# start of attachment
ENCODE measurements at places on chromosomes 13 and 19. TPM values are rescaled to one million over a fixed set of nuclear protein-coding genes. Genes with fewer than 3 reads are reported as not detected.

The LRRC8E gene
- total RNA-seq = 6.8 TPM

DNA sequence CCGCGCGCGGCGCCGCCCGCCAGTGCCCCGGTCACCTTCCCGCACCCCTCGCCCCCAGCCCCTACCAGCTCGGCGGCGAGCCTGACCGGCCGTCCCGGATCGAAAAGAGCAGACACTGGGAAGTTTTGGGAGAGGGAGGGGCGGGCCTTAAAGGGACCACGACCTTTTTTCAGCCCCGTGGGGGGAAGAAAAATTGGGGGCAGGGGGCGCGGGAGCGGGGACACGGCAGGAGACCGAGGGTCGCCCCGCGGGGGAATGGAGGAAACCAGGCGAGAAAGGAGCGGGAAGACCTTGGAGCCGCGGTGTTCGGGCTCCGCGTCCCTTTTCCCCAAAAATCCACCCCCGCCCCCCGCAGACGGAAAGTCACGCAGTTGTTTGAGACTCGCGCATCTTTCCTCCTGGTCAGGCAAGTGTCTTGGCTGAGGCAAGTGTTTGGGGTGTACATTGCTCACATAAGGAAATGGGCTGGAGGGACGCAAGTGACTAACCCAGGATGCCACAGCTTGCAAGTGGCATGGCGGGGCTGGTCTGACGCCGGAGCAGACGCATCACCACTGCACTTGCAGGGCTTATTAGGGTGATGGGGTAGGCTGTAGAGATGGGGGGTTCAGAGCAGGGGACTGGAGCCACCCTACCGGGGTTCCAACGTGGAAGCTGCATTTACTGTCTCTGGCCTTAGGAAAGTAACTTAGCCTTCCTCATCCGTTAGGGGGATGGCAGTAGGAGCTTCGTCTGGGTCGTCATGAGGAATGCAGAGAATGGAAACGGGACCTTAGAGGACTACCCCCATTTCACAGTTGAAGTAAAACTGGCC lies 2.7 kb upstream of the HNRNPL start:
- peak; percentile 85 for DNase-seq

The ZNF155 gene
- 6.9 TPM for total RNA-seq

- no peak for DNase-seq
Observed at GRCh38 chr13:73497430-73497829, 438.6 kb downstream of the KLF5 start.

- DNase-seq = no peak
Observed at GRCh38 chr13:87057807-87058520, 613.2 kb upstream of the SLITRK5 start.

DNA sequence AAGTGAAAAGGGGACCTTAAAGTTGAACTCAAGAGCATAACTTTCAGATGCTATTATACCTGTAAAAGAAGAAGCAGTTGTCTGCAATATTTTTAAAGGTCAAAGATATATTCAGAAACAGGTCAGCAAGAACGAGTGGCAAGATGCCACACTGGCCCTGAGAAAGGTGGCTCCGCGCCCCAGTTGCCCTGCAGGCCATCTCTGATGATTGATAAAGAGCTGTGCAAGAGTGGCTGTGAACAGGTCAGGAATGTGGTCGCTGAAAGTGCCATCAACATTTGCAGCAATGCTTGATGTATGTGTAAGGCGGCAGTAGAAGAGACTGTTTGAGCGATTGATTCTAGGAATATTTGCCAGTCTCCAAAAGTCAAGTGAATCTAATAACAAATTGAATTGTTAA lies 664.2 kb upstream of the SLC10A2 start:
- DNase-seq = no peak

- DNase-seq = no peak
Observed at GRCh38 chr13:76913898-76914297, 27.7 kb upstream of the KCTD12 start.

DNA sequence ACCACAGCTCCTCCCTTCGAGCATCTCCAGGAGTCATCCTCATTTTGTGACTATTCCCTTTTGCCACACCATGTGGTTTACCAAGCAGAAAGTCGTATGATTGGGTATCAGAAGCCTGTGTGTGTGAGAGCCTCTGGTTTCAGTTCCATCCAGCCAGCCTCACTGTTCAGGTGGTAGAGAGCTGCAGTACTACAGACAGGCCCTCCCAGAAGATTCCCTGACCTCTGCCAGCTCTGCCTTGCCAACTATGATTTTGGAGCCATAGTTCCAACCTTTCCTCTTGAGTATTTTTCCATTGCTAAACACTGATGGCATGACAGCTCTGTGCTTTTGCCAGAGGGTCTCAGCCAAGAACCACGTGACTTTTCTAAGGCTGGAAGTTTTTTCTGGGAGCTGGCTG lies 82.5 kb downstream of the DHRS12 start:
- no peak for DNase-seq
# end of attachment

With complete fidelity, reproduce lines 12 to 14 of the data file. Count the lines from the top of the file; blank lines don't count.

DNA sequence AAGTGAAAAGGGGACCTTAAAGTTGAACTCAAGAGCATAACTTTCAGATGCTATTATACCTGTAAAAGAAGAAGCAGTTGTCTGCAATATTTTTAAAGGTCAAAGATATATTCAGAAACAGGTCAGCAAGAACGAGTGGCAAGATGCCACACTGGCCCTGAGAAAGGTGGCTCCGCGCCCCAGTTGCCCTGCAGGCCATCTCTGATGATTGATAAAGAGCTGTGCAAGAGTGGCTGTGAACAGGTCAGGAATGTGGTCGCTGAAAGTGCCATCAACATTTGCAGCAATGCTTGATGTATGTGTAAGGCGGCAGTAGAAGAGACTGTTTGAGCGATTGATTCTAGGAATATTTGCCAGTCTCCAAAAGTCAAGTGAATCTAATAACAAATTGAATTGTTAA lies 664.2 kb upstream of the SLC10A2 start:
- DNase-seq = no peak

- DNase-seq = no peak